Earning widespread notice for his richly colored and superbly crafted scores, Pierre Jalbert (b. 1967) has developed a musical language that is engaging, expressive, and “immediately captures one’s attention with its strong gesture and vitality” (American Academy of Arts and Letters). Among his many honors are the Rome Prize, the BBC Masterprize, a Guggenheim Fellowship, the Fromm Foundation commission, the Chamber Music Society of Lincoln Center's Stoeger Award, given biennially "in recognition of significant contributions to the chamber music repertory", and an Academy award from the American Academy of Arts and Letters.
Jalbert has drawn inspiration from a variety of sources, from plainchant melodies to natural phenomena. His music has been performed worldwide in such venues as Carnegie Hall, Wigmore Hall, Lincoln Center, the Kennedy Center, and the Barbican. Recent orchestral performances include those by the Boston Symphony, the National Symphony, the Houston Symphony, the Cabrillo Festival Orchestra, and the Cincinnati Symphony Orchestra under Louis Langrée. His Violin Concerto was recently premiered by a consortium of three orchestras and soloists; Steven Copes with the Saint Paul Chamber Orchestra, Margaret Batjer with the Los Angeles Chamber Orchestra, and Frank Almond with the Milwaukee Symphony. His recent orchestral song cycle, From Dusk to Starry Night, written for mezzo soprano Sasha Cooke, was recently performed in Montreal with the Orchestre Métropolitain, under the baton of Cristian Macelaru. He has served as Composer-in-Residence with the Los Angeles Chamber Orchestra, the California Symphony under Barry Jekowsky, and Music in the Loft in Chicago. Select chamber music commissions and performances include those of the Ying, Borromeo, Maia, Enso, Chiara, Escher, Del Sol, and Emerson String Quartets, as well as violinist Midori. Three new CDs of his music have been recently released: Violin Concerto, with Margaret Batjer and the Los Angeles Chamber Orchestra conducted by Jeffrey Kahane, Piano Quintet and Secret Alchemy, performed by the Jupiter String Quartet and Bernadette Harvey, piano, and Piano Trio No. 2, performed by the Morgenstern Piano Trio.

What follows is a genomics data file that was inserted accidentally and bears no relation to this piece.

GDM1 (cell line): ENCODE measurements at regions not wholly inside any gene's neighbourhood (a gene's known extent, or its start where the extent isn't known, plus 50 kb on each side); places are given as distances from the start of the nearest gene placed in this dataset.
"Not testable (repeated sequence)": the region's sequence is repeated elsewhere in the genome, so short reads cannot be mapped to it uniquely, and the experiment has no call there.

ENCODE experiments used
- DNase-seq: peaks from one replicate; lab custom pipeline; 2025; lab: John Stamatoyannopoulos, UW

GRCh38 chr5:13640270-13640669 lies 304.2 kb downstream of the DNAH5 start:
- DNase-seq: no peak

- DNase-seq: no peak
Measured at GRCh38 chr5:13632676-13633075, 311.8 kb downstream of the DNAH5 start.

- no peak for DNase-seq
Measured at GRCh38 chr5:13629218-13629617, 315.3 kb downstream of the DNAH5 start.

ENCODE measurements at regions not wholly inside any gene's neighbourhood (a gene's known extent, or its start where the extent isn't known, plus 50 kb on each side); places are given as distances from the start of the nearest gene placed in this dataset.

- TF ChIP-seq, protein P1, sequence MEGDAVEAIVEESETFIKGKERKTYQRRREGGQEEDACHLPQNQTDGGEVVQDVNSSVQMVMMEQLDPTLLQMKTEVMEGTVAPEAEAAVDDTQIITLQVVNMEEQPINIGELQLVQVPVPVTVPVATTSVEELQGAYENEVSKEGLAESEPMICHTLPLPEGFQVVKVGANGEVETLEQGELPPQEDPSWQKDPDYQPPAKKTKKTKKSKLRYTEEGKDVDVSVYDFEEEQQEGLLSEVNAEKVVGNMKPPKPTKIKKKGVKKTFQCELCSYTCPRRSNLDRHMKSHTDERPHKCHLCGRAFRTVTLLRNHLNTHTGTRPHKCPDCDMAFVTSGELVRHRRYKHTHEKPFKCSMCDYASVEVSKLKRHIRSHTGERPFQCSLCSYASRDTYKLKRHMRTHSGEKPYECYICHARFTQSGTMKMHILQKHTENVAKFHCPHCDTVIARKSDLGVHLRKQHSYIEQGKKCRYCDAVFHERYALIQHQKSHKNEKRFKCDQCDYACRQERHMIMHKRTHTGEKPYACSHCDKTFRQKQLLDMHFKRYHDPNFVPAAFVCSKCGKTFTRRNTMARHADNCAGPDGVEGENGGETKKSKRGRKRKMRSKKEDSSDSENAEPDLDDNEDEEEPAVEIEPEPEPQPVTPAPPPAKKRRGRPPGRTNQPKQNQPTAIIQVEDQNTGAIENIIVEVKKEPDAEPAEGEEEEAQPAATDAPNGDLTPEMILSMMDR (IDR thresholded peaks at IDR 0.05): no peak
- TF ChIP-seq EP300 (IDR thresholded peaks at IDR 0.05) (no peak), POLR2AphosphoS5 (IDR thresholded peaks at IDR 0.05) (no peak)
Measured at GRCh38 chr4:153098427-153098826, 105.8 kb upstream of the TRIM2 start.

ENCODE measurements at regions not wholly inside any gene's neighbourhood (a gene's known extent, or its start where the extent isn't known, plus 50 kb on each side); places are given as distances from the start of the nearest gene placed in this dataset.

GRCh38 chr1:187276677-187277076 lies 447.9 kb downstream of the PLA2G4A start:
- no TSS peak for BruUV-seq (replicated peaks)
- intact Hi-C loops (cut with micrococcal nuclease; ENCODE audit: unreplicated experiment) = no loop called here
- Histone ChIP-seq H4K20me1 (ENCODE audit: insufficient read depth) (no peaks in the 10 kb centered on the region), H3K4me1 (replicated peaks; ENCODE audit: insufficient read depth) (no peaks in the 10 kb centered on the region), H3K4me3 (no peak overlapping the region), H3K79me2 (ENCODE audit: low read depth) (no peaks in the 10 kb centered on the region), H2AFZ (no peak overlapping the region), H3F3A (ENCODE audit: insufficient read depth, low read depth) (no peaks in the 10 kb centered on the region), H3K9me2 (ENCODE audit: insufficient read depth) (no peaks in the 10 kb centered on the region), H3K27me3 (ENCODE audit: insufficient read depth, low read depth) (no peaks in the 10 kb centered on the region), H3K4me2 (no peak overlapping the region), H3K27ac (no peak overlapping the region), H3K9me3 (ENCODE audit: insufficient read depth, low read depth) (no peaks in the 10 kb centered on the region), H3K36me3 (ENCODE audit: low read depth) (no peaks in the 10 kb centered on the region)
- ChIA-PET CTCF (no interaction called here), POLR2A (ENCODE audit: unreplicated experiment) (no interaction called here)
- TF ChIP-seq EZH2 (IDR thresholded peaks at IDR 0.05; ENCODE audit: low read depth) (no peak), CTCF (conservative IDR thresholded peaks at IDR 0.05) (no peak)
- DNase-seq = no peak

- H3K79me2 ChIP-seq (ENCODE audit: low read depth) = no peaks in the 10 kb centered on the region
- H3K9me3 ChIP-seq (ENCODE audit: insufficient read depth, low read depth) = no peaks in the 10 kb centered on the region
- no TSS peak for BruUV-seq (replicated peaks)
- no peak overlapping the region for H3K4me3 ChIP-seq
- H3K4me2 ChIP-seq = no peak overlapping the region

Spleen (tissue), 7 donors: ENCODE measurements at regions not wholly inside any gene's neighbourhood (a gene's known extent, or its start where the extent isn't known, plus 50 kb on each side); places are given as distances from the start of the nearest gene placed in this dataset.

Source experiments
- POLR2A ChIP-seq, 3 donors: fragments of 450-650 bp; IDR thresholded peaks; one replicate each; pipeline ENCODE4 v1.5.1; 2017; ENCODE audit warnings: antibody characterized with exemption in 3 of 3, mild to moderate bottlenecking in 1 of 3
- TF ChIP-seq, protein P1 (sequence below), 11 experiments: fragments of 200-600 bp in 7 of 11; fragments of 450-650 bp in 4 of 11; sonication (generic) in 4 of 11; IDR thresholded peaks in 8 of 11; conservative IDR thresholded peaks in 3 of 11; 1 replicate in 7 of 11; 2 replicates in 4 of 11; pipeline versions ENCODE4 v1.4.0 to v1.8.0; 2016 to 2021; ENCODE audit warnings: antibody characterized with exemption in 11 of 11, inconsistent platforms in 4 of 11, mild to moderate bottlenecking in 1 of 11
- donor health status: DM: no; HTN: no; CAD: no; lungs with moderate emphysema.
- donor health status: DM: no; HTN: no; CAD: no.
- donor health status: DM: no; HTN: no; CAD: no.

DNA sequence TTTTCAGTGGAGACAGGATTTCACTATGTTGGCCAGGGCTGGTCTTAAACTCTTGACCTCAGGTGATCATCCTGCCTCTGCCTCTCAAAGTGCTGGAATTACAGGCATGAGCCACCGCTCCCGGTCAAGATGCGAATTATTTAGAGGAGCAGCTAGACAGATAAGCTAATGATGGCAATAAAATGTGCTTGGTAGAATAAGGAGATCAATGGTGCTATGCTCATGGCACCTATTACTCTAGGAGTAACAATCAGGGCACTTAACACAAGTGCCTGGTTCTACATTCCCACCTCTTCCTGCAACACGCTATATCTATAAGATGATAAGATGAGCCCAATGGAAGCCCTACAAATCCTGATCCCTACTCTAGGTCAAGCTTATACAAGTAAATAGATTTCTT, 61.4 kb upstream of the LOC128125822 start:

Born in Manchester, New Hampshire, to parents of French-Canadian ancestry, Jalbert grew up in northern Vermont. He began piano lessons at the age of five, immersing himself in the classical repertoire. Growing up, he also heard French and English folk songs and Catholic liturgical music, gaining a deep respect for music that communicates powerfully with an economy of means.
Following undergraduate studies in piano and composition at Oberlin Conservatory, Jalbert earned a Ph.D. in Composition at the University of Pennsylvania under principal teacher George Crumb. He won the Rome Prize in 2000-2001, and earned the BBC Masterprize in 2001 for his orchestral work In Aeternam, selected from among more than 1,100 scores by a jury that included Marin Alsop, Sir John Eliot Gardiner, and Sir Charles Mackerras. In Aeternam has been performed by the London Symphony Orchestra, the Budapest Symphony, the Seattle Symphony, the National Symphony, the California and Hartford Symphonies, and the Orlando Philharmonic among others.
Jalbert's music is tonally centered, incorporating modal, tonal, and sometimes quite dissonant harmonies while retaining a sense of harmonic motion and arrival. He is particularly noted for his mastery of instrumental color: in both chamber works and orchestral scores, he creates timbres that are vivid yet refined. His rhythmic shapes are cogent, often with an unmistakable sense of underlying pulsation. Driving rhythms often alternate with slow sections in which time seems to be suspended.
Jalbert is Professor of Music at Rice University's Shepherd School of Music in Houston, and he is a co-founder of Musiqa, a Houston-based new music collective. His music is published by Schott Helicon Music Corporation, New York.